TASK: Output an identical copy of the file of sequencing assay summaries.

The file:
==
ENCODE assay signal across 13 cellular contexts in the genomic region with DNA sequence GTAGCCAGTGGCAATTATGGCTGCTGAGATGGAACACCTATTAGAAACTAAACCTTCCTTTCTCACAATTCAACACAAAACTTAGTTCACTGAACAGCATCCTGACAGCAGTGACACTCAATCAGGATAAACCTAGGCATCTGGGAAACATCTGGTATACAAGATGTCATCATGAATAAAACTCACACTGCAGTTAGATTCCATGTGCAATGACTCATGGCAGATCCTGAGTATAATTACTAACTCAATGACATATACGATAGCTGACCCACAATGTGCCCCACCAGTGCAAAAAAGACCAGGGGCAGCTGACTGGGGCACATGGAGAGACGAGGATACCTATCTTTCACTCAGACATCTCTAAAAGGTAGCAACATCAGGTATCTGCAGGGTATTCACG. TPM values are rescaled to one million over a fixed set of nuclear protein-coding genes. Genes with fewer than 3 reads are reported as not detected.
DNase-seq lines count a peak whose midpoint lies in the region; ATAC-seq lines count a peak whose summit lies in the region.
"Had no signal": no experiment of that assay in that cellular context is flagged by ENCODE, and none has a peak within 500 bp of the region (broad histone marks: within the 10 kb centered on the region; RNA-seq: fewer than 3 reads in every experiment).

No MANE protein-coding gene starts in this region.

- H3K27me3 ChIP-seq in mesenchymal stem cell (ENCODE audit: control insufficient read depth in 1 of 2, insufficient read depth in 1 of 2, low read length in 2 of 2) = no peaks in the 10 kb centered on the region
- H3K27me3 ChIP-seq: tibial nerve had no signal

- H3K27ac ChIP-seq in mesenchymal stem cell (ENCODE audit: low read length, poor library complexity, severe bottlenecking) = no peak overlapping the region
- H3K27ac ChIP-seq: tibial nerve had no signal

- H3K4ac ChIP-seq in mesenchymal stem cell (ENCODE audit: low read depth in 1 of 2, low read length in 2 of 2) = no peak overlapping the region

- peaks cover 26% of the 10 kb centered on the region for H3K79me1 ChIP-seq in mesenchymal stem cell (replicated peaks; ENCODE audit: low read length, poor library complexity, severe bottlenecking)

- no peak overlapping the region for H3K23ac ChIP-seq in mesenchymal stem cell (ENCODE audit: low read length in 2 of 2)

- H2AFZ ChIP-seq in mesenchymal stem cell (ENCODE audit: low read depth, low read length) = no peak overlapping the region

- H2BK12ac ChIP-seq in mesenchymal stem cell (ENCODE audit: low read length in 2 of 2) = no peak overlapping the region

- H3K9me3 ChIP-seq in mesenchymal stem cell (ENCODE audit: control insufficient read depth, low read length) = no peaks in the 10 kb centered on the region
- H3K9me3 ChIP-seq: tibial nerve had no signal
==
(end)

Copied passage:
ENCODE assay signal across 13 cellular contexts in the genomic region with DNA sequence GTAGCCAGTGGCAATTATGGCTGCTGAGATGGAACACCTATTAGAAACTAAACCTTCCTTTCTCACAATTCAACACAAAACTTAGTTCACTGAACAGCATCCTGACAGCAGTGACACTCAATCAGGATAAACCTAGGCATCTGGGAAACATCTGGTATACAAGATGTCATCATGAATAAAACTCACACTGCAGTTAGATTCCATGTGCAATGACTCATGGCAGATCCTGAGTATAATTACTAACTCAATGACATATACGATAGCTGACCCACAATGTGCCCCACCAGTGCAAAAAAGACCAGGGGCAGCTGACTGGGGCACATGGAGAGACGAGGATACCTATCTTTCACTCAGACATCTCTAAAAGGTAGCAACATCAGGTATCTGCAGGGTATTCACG. TPM values are rescaled to one million over a fixed set of nuclear protein-coding genes. Genes with fewer than 3 reads are reported as not detected.
DNase-seq lines count a peak whose midpoint lies in the region; ATAC-seq lines count a peak whose summit lies in the region.
"Had no signal": no experiment of that assay in that cellular context is flagged by ENCODE, and none has a peak within 500 bp of the region (broad histone marks: within the 10 kb centered on the region; RNA-seq: fewer than 3 reads in every experiment).

No MANE protein-coding gene starts in this region.

- H3K27me3 ChIP-seq in mesenchymal stem cell (ENCODE audit: control insufficient read depth in 1 of 2, insufficient read depth in 1 of 2, low read length in 2 of 2) = no peaks in the 10 kb centered on the region
- H3K27me3 ChIP-seq: tibial nerve had no signal

- H3K27ac ChIP-seq in mesenchymal stem cell (ENCODE audit: low read length, poor library complexity, severe bottlenecking) = no peak overlapping the region
- H3K27ac ChIP-seq: tibial nerve had no signal

- H3K4ac ChIP-seq in mesenchymal stem cell (ENCODE audit: low read depth in 1 of 2, low read length in 2 of 2) = no peak overlapping the region

- peaks cover 26% of the 10 kb centered on the region for H3K79me1 ChIP-seq in mesenchymal stem cell (replicated peaks; ENCODE audit: low read length, poor library complexity, severe bottlenecking)

- no peak overlapping the region for H3K23ac ChIP-seq in mesenchymal stem cell (ENCODE audit: low read length in 2 of 2)

- H2AFZ ChIP-seq in mesenchymal stem cell (ENCODE audit: low read depth, low read length) = no peak overlapping the region

- H2BK12ac ChIP-seq in mesenchymal stem cell (ENCODE audit: low read length in 2 of 2) = no peak overlapping the region

- H3K9me3 ChIP-seq in mesenchymal stem cell (ENCODE audit: control insufficient read depth, low read length) = no peaks in the 10 kb centered on the region
- H3K9me3 ChIP-seq: tibial nerve had no signal